Commuters take the Wyndham challenge
Guess who won a peak-hour race involving bicycles, buses, cars and trains all trying to get to the city from public transport-starved Werribee.PT0M0S 620 349
It is quicker to charter a boat from Melbourne's western suburbs to the CBD than it is to hop in your car and attempt to brave the crush of the West Gate Freeway.
On Wednesday morning the Wyndham City Council held a race into Federation Square, pitting motorists, cyclists and public transport users against each other. But even the council did not expect these results.
Despite having to travel more than 30 kilometres, the cyclists came out ahead, zipping well ahead of the cars as they groaned along the Princes Highway. They also beat the commuters who had taken a bus to their local railway station.
''I didn't think that would happen,'' said cyclist Joe Patamisi, who made it to Federation Square from Tarneit in just over an hour.
''It's probably a bit embarrassing that we can have somebody [on a bike] beating public transport or even a car into town over 30 kilometres.''
The race was organised by the council to raise awareness of the urgent need for multibillion-dollar investment in growth suburb transport projects. At 7.30am more than a dozen teams set off from different points in the municipality bound for Federation Square. Each travelled up to 40 kilometres by car, bus, train, boat or a mixture of two modes of transport.
At 8am on the Werribee line, the peak-hour train was already packed down the aisles, with passengers forced to suck in their stomachs as more filed in.
But, despite the uncomfortable state of affairs, these sardines knew they could have it worse.
Looking to their right out of the train window, they could see hundreds of cars creeping painfully slowly towards the West Gate Bridge, their brake lights glowing.
Joe Patamisi. Photo: Jason South
Wyndham councillor Peter Maynard said a quarter of the almost 200,000 people who live within the municipality spent more than two hours in their car each day. ''That equates to about 20 days driving a year.''
On Wednesday it took Cr Maynard's team more than 90 minutes to travel just over 27 kilometres from Point Cook, averaging a speed of about 17 kilometres an hour.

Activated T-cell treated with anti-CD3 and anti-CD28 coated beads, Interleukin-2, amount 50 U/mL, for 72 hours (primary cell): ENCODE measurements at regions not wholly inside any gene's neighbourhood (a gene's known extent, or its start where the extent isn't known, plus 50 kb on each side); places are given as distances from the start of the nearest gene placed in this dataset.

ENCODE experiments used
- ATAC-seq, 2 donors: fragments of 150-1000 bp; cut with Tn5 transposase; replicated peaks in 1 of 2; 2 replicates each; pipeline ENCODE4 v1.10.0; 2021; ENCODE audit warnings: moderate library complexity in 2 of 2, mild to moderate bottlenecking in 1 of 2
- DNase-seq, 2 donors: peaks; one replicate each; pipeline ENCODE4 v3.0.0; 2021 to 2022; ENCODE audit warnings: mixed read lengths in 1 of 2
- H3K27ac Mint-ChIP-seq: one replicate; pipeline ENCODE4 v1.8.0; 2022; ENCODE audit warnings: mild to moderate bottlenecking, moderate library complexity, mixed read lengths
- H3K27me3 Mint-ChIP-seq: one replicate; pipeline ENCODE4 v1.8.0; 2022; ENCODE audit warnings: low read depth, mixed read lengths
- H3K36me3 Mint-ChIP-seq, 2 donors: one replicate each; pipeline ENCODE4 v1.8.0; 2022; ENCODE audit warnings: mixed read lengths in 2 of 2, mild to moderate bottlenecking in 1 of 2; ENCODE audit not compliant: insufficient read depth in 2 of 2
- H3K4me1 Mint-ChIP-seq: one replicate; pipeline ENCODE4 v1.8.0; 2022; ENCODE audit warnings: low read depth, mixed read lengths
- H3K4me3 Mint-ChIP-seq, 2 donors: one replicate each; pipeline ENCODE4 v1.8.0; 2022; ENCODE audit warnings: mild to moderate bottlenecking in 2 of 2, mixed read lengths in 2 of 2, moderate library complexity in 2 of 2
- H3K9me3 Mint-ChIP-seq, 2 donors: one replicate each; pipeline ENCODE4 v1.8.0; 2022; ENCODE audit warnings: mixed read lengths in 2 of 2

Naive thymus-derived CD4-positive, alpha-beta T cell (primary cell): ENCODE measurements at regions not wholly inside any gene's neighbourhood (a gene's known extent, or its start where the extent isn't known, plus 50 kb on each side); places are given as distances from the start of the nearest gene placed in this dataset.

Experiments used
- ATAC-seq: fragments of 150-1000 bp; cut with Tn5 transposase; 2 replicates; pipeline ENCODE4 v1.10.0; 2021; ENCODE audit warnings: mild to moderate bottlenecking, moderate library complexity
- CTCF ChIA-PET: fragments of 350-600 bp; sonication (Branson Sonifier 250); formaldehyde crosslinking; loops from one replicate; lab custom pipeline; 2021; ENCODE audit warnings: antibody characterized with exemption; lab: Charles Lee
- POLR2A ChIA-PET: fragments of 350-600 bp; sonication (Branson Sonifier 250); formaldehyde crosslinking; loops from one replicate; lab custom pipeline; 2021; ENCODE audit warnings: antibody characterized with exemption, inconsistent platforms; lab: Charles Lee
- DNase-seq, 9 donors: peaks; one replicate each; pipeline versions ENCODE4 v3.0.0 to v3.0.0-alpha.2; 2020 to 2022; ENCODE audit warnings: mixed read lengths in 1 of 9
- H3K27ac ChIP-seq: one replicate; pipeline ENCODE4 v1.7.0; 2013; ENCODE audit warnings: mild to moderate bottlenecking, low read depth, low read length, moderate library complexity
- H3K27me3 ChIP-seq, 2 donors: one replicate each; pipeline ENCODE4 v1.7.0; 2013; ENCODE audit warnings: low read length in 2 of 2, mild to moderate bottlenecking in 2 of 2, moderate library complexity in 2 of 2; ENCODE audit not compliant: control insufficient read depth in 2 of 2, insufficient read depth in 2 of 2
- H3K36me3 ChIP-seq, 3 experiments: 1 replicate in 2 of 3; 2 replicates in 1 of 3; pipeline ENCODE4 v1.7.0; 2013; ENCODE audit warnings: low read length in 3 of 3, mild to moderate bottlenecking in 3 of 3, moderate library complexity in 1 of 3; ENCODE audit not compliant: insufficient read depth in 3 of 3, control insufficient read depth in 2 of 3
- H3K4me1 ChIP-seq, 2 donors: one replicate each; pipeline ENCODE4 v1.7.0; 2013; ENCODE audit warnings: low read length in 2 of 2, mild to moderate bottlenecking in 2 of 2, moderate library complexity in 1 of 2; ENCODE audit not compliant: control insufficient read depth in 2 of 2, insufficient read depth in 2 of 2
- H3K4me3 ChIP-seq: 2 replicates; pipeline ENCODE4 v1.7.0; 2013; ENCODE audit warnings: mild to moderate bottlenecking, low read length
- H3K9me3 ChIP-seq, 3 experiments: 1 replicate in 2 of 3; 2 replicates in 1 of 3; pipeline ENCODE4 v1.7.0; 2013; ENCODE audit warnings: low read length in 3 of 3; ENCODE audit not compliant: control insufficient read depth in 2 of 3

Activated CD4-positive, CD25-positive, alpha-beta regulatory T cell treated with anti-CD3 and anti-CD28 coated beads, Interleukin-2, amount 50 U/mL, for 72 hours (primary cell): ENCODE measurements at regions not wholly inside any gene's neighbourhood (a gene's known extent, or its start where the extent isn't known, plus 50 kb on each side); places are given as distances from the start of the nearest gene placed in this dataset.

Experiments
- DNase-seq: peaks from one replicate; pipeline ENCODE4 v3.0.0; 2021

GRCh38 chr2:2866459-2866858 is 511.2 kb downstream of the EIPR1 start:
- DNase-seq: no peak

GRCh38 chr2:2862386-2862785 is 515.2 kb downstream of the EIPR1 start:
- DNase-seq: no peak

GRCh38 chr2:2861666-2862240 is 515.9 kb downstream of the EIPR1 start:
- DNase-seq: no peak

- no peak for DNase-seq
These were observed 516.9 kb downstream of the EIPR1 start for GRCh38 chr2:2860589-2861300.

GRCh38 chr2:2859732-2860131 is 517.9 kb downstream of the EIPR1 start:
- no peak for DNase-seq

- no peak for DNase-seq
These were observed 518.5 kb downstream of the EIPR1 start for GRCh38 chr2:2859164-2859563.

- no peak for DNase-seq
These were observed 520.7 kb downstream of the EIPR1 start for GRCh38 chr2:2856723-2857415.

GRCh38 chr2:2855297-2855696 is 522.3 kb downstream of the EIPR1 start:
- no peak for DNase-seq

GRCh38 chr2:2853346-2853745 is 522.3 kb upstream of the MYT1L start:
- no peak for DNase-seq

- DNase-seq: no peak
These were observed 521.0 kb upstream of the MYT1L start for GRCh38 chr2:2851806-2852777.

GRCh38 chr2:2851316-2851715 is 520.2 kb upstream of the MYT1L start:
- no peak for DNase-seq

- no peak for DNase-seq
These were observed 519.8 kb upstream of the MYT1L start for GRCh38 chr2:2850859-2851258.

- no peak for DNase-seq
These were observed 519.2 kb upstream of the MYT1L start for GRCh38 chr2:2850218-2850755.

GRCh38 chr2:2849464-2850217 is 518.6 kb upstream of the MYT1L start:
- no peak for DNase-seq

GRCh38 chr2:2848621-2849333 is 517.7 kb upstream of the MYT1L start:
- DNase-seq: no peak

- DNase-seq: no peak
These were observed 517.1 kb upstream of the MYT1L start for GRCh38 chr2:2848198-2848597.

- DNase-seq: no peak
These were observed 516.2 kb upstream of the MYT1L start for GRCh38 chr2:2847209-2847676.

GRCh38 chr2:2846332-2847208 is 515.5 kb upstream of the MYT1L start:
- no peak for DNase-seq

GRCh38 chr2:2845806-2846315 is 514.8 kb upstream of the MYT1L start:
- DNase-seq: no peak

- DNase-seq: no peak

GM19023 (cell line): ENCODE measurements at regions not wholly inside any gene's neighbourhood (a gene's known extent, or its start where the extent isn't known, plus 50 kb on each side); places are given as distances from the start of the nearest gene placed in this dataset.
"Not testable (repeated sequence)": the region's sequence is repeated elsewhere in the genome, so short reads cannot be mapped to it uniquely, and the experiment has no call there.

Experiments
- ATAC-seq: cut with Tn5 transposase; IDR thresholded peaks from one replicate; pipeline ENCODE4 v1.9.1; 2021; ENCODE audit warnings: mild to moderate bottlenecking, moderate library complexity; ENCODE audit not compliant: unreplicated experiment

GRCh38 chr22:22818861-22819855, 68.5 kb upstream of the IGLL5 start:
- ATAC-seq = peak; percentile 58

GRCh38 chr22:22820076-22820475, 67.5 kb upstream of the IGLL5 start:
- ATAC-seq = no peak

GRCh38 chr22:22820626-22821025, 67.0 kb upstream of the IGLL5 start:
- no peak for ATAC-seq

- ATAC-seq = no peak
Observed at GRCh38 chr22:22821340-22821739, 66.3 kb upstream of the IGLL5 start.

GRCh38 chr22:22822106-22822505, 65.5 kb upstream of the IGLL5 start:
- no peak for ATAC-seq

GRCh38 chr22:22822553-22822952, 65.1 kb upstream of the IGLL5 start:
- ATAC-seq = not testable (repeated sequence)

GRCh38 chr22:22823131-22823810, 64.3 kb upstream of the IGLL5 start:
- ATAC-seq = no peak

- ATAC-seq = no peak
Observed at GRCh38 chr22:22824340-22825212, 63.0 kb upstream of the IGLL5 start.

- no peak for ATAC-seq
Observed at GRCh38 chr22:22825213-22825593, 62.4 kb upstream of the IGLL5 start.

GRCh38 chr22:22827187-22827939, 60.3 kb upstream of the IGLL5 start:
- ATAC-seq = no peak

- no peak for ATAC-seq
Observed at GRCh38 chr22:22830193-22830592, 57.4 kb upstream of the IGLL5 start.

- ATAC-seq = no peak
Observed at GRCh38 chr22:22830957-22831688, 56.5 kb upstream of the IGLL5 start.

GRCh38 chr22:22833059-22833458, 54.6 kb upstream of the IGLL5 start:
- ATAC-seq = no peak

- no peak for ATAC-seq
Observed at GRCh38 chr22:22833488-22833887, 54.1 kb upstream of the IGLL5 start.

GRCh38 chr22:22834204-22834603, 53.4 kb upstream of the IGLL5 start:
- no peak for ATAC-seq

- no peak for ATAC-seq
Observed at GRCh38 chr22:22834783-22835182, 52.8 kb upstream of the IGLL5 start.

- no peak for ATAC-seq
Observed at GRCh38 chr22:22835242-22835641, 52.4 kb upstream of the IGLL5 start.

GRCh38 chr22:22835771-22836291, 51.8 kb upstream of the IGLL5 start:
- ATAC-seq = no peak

''I suppose at times you could have walked faster than you were driving. In fact for the first 10 to 15 kilometres, [the driver] Marie didn't get out of second gear,'' he said.
The first competitors to roll into Federation Square on Wednesday were two women who had ridden from Point Cook and Tarneit to their nearest railway station before travelling the rest of the way on public transport. Their journey took a little under an hour.
Just 10 minutes later, they were followed by two men who cycled the entire way on their bikes, beating two Labor MPs who travelled on the Werribee train line.
The cars were still nowhere to be seen when at 8.43am a speedboat came up the Yarra River and pulled up at a nearby wharf, following a picturesque journey from the Werribee South boat ramp.
Passenger David Fragapane had gleefully snapped photos of the West Gate Bridge, choked with trucks and cars, as they passed.
In the end it took the race's wooden-spoon winner one hour and 41 minutes to make his way by car from Tarneit to Federation Square, a return trip of more than three hours.
So why even bother?
Wyndham Mayor Bob Fairclough said that many outer suburbs in the west had indirect and infrequent bus connections to railway stations. Also, he said it was very difficult to get a car park at many of the stations by the time peak hour hit.
Cr Fairclough said a relatively small investment in more frequent trains and direct bus services from the suburbs to the train stations could make a big difference.
“What this race proves is when the public transport system is working it’s great, but when there is an accident on the West Gate Freeway it really is gridlock conditions,” he said.
The mayor said he also hoped the results would encourage more to consider cycling to work, though he acknowledged even this faster and healthier option was “no picnic”.